unemotional about death, this stems back to the history
of some of the First Americans before the European came,
with Christianity.

Prior to that, "It is a good day to die" (which some Star
Trek TNG author stole from us and put into the mouth
of Mr. Warf {grin}), was a common concept
they had no fear of an unpleasant

Along with the full understanding and acceptance of
Christianity, comes the release from the fear of the
unknown after-death.

Both of these concepts are then for me, reassuring.
I also understand the Atheist point of view (the "A" being
Greek for "no", and "theist" relating to a god), as well
as the anti-theist (anti in Greek pointing toward "in place
of" but commonly today, meaning "against". and the
fence rider, the Agnostic. I belittle neither one no the

[I'd be happy to discuss the concepts
of the relationship, the actual brotherhood of the
Big-Bang Theory and its kinship to BOTH the Evolutionist
and Creationists, based with one of my favOrite things to
do: Suppositional Logic and Argument! Just ask me,
or email me at rymrytr at poetic . com (<-- a good way
to display an email address to avoid SPAM Robots {SEE
the August issue of Consumer Reports}... I apologize
for the long post, off topic Rabbit Trails, etc., but I don't
often find this level of Conceptual Intelligence on the

Anyway, I have no fear of death!

The other point brought up was innertraveler's love of
observance. This is a great thing! Keep it up. Being
interested in all things will make expand one's mind and
experiences. A great basis for being an Author. There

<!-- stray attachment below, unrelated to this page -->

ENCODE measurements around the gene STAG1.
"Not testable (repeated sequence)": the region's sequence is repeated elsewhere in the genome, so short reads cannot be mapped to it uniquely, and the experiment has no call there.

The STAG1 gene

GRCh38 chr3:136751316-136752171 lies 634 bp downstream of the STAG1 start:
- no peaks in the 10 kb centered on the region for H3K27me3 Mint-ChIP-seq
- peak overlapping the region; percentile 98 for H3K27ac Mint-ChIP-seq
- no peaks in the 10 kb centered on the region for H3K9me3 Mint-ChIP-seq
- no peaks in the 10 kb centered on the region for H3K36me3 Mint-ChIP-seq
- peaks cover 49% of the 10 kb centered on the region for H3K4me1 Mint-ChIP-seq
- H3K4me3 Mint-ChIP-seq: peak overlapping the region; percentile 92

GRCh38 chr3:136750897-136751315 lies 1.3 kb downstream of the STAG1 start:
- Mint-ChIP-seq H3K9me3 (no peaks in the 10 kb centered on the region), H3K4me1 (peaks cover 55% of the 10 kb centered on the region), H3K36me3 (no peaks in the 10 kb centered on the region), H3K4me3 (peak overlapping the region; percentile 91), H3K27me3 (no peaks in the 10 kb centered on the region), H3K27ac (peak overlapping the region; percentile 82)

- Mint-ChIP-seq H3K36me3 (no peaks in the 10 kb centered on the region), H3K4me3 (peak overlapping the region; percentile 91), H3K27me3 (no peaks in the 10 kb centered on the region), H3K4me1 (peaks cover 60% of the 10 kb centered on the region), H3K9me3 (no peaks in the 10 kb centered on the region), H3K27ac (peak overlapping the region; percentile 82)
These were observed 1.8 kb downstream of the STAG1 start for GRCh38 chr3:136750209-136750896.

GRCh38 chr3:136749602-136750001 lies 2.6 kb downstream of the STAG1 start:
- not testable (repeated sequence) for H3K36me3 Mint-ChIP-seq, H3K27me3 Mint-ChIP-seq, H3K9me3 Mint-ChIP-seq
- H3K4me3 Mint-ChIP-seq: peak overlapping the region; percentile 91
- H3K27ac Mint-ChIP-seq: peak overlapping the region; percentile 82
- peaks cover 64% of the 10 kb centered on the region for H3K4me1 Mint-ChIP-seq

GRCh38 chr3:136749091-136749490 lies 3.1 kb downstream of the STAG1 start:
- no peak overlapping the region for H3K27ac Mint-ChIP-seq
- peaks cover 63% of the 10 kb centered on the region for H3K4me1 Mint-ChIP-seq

is never anything wrong in seeking.

Expressing yourself in Poetry, written to please yourself,
and without the idea that someone else may or may not
like it, is vastly fulfilling. I struggled for many years, and
failed to write or even try to publish, all because I worried
whether "they" would like it or not. When my first Niece
was in the 1st grade, she had to have a poem to
memorize. I helped her write it. I suddenly found that
if I wrote just to please myself, writing was easy!

So, keep writing, keep listening and above all, keep
true to thyself! Inner Peace is a precious gift.

Rym Rytr (Rhyme Writer)

Registered User
(9/24/03 4:52 pm)
Re: thoughts on mortality
RymRytr, I have sent you a message to your ezboard account (it's very long - my apologies).

I was curious to find out if this would work. If so, that's quite a neat system - it means you don't have to post your email address on the internet to communicate off-board with other registered users - which is another way of avoiding those pesky spammers.

Registered User
(9/24/03 8:55 pm)
Re: thoughts on mortality

Thank You Rym Rytr (Rhyme Writer)